Commonly called preventers, inhaled corticosteroids (ICS) or single preventer inhalers, these inhalers contain just one medicine/drug. 

Includes medications such as Alvesco, Arnuity, Flixotide, Fluticasone Cipla, Pulmicort, Qvar. (See generic names here: Active Ingredients Guide for Asthma Medication). 


Preventers are the mainstay of asthma treatment because they treat the underlying cause of the symptoms. They contain a corticosteroid which works by making the airways less sensitive, reduce redness and swelling and help to dry up mucus.  

You need to take your preventer every day for it to work properly,  to prevent symptoms and reduce the likelihood of asthma attacks. It may take two to four weeks before they reach their full effect. Preventers have also been found to improve asthma-related quality of life. 

Combination preventers contain two or more medicines in one inhaler. They are the next step up in asthma treatment. Read more here: Combination Preventers 


Using your preventer properly is vital to get the medication to your lungs where it is needed. This is true no matter what type of inhaler you are using.  

To make sure you are using your preventer correctly see: 

It is extra important to use a spacer if your preventer is in a metered-dose inhaler device (puffer), as this will reduce the chance of side-effects.  

Rinse, gargle, and spit after use. This will reduce the risk of side effects in your mouth and throat.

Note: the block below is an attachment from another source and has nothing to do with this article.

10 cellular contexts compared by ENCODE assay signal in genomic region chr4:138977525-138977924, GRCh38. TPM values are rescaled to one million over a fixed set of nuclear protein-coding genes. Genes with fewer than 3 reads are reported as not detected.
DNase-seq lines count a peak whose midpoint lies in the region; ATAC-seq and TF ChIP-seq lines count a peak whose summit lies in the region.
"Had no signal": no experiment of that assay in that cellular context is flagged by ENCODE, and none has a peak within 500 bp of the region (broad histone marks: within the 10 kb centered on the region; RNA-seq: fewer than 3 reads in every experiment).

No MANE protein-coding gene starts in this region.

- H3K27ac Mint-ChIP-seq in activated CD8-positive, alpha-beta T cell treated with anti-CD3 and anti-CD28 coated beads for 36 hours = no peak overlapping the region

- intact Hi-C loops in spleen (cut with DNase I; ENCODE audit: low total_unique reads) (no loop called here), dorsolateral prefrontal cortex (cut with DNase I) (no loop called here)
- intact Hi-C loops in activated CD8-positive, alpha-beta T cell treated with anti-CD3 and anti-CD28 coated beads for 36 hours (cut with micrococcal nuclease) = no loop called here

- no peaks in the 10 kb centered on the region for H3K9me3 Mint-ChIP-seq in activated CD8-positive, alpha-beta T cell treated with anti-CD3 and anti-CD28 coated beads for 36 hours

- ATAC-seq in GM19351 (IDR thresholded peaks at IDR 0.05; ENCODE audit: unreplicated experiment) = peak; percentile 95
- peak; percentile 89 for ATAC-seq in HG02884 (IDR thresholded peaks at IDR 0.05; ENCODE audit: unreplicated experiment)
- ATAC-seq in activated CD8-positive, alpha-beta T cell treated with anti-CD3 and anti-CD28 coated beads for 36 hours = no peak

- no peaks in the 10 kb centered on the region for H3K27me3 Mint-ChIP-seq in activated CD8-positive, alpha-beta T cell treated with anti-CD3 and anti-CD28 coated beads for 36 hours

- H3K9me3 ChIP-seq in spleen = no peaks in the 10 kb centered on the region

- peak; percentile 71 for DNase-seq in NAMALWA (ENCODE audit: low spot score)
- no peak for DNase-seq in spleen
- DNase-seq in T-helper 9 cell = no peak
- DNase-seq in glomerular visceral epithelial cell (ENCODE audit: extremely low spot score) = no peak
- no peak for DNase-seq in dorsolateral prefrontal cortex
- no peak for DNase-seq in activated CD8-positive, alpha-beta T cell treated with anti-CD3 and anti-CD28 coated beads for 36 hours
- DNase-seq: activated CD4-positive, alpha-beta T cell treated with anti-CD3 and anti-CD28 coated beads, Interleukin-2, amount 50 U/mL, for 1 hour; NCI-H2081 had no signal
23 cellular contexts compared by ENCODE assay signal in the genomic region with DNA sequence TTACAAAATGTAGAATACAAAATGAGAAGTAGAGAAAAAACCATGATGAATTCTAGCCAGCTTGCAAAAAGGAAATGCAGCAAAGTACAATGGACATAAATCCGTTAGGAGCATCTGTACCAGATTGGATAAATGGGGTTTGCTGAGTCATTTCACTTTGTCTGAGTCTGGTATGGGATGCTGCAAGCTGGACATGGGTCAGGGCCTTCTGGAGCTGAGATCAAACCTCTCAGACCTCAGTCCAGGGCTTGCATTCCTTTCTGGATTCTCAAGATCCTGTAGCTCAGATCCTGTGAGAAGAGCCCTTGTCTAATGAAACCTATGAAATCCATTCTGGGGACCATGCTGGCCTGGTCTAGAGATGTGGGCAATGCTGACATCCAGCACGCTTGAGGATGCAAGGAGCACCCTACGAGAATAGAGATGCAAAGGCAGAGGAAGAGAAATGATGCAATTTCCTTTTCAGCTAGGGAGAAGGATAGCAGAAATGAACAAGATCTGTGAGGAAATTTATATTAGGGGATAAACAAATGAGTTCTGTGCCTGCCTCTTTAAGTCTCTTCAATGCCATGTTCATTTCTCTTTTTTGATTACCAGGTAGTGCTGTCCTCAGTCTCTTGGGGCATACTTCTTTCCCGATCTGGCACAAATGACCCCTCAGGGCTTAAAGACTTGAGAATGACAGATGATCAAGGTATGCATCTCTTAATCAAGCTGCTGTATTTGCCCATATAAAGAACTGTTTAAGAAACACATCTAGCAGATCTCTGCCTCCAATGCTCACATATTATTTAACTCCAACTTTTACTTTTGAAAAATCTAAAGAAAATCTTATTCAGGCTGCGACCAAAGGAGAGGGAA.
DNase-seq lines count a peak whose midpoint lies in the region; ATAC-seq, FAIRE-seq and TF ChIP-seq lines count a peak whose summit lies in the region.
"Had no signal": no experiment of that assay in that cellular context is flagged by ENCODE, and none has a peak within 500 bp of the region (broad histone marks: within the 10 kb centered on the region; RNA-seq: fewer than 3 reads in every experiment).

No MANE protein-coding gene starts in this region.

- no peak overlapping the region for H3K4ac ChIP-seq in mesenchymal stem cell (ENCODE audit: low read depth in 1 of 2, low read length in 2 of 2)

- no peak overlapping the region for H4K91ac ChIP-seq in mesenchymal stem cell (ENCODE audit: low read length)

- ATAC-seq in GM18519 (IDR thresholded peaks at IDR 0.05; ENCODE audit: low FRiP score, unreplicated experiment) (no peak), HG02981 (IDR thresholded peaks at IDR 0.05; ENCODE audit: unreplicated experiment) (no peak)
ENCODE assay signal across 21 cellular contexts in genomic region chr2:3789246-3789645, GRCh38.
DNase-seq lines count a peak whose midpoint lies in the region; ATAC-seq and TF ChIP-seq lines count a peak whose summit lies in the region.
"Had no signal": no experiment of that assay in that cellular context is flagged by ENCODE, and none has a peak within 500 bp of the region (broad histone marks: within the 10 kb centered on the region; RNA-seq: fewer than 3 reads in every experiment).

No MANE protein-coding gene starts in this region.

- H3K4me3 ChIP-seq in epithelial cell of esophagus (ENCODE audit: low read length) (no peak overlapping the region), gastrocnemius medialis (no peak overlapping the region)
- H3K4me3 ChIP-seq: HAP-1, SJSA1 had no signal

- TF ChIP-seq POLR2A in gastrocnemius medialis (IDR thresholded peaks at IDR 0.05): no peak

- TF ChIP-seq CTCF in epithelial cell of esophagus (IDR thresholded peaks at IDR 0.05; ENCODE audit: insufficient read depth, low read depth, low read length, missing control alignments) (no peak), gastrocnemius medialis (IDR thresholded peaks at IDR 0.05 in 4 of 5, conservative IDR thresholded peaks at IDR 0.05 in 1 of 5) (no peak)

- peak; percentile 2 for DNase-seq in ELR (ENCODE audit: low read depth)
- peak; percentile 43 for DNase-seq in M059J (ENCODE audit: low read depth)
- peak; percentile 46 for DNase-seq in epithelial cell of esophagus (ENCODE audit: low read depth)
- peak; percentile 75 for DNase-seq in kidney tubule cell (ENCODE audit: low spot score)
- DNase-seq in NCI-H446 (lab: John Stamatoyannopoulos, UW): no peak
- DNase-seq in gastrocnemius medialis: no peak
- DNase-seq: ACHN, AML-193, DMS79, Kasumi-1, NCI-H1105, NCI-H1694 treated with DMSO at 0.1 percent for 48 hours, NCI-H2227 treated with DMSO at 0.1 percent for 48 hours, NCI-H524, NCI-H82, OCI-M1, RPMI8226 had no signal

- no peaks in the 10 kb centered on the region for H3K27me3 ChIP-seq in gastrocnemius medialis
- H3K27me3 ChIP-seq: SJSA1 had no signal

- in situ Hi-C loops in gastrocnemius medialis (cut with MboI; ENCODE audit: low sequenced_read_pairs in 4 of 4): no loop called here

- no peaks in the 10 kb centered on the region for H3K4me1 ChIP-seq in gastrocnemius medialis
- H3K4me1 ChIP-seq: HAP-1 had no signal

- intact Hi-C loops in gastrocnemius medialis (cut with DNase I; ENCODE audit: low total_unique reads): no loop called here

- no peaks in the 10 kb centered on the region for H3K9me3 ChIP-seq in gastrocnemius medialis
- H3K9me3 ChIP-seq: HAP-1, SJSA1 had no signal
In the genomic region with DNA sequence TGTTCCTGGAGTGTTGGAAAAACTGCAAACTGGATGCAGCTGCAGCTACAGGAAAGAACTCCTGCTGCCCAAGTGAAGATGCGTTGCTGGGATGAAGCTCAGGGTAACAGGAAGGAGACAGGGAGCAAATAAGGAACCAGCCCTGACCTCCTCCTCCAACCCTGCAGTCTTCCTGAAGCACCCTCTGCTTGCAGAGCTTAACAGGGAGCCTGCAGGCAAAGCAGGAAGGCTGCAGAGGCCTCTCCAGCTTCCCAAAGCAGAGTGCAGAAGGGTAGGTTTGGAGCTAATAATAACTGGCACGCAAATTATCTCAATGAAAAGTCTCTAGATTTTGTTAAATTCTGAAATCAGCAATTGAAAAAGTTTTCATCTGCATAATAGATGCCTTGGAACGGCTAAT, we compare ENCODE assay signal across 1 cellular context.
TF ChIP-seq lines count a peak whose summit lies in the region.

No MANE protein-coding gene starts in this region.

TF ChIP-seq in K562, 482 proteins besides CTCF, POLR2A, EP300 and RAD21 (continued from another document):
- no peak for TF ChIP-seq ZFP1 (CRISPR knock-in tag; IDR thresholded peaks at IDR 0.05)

Most people should have a preventer prescribed to reduce their risk of asthma attacks. 

Preventer medication should be prescribed for most adults and adolescents with asthma. If you don’t have a preventer yet, talk to your doctor about it if you have: 

  • experienced asthma symptoms twice or more during the past month, or 
  • been woken at night due to asthma symptoms once or more during the past month 
  • had a flare-up requiring an urgent visit to a GP or emergency department in the past 12 months or needed a course of oral corticosteroids 

Preventer medication for children is determined by how often and how severe their asthma symptoms are. Discuss preventer medications with the GP if your child is experiencing: 

  • Symptoms which occur at least once per week and frequently disrupt child’s sleeping or play. 
  • Flare-ups are generally severe enough to need a visit to the Emergency Department or needed oral corticosteroids. 
  • The child has had a flare-up that needed hospitalisation or ICU. 
  • Symptoms or flare-ups occur at least 4-6 times weekly 

If you have been prescribed a preventer medication, you should take it every day, even if you feel well. Don’t stop taking it once you feel better, this is a sign that it is working! 


  •  sore throat 
  • hoarse voice 
  • oral thrush. 

You can reduce these by: 

  • Using a spacer with puffers 
  • Always rinse, gargle and spit after using preventer medication.  
  • Young children who cannot gargle and spit should have a drink of water.  

Speak to your doctor if you have any concerns about side effects